Two Gallants: Sound Check

More than amusing, danceable craziness, Two Gallants sings anthem wake-up calls

Adam Stephens, guitarist and songwriter of Two Gallants, is going to miss The Grill. He remembers enjoying a band in the Red Room while he and the other Gallant, drummer Tyson Vogel, dined post-show with friendly Tucsonans.

It’s a poignant memory that fits neatly, if a bit painfully, into themes from the duo’s latest release, “We Are Undone,” a song cycle preoccupied with the passing of things that matter, as all of us stand passively by, hopeless or heedless. The song “There’s So Much I Don’t Know,” for instance, reflects Stephens own sense of estrangement from his changing hometown, San Francisco. Longtime downtown Tucson denizens may empathize.

The title song is a raging, and crazy-danceable anthem to waking up and paying attention, for God’s sake, to what we’re doing to our world and our society. And, more importantly, what we are allowing others to do.

Two Gallants songs can also be amusing, novella-like or gothic, couched in music that can fill a hall with as much grunge-thrash-Southern-headbanging guitar rock as it can hold. They make an ample racket, and a thrilling one, much bigger than concert-goers might imagine. And they occasionally even flip into a singer-songwriter mode that could satisfy a hardened shoegazer, with borderline antique-y story songs like “Katy Kruelly.”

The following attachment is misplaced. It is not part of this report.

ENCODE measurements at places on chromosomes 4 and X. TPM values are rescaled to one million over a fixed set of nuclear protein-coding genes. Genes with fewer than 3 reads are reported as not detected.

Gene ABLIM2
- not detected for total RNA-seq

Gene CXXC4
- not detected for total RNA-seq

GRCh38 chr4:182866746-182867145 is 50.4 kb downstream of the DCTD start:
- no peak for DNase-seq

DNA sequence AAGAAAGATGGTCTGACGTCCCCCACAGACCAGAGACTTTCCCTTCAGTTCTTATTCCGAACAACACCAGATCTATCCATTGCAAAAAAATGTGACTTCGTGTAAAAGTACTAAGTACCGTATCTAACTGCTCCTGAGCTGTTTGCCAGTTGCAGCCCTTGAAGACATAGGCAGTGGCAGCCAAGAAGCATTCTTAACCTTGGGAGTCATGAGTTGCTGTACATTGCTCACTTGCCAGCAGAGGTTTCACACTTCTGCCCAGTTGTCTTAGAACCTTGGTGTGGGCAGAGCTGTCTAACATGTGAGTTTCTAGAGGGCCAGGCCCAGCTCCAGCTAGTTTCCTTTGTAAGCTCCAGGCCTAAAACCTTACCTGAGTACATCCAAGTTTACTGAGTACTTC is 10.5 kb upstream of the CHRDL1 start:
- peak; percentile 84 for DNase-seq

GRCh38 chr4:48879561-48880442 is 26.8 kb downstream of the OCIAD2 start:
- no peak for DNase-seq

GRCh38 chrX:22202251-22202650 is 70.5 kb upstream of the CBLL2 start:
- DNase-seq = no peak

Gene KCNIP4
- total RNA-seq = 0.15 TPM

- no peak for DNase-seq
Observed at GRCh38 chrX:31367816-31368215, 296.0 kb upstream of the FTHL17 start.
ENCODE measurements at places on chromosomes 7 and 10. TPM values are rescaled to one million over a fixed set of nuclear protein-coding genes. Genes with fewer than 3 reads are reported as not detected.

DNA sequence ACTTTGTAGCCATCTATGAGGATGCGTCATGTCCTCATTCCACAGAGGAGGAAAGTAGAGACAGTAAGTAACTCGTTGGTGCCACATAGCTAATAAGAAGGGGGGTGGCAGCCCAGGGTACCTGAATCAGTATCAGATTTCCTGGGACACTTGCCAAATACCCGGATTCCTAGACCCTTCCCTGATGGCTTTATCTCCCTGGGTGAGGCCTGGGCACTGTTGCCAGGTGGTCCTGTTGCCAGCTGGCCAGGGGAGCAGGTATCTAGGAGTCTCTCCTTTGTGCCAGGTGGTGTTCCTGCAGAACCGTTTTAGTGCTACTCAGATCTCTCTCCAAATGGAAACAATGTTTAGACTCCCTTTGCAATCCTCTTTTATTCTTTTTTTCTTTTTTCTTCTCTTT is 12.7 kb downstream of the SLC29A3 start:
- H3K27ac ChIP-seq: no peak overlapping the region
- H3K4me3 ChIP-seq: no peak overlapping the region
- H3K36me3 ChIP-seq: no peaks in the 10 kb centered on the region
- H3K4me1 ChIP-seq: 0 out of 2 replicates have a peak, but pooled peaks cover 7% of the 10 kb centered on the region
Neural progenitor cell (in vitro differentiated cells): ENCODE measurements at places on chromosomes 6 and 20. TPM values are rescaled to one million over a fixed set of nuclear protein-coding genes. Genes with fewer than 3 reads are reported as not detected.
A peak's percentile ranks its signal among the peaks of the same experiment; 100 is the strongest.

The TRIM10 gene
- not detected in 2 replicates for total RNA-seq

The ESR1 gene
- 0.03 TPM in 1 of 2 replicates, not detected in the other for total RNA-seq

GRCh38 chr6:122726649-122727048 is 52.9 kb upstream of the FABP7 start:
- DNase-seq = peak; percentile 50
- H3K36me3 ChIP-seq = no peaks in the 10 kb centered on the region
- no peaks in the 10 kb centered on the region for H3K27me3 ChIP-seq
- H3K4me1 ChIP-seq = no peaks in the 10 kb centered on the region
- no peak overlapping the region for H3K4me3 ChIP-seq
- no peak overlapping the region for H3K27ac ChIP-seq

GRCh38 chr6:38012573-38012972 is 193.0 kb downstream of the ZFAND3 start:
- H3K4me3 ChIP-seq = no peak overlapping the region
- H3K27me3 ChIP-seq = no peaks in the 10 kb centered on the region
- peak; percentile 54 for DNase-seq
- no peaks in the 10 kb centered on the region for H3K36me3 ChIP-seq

The arrangements on “We Are Undone” span the duo’s musical range, but the mood of the lyrics, at least in the songs that stick in your brain, is mainly bleak. Is that intentional?

“I think there’s some humor in some of our songs, a little bit more lightheartedness,” Stephens says. “I guess this last album is probably more cynical.

“I’m not writing with a lot of intentions. If it’s bleak in nature, that’s because what we’re doing to our surroundings—the environment, the world that we depend upon, that’s extremely bleak. And most people just would choose to ignore it. That’s how our society and our economy functions and keeps functioning, by people ignoring the consequences of the things they do and the things they’re dependent upon.

“I’m not trying to shame anyone. I think (the) recurring theme in the album is my own guilt.”

The concert at Congress is sure to let us off the hook somewhat with a mix of songs from the band’s repertoire. Still, maybe we should pay attention to the band as a gateway to paying more attention to our lives. “I think there are so many things about our lifestyle that we could change that would help the world,” Stephens says, “just getting involved a little more in decisions that are being made on their behalf. So much of our political system has been taken over by people who don’t care about others.”

As examples he cites small towns and communities that have banned plastic water bottles and plastic bags at convenience stores. I explain that the Arizona state legislature passed a law forbidding any government entity to disallow the use of plastic bags. A silence ensues. It’s a case in point.

It would be a mistake to think that any Two Gallants concert could be tied up in pedantry. In fact, asked what to look forward to at the Congress show, Stephens responds, “There will be lots of nudity!” Note that cameras are allowed.

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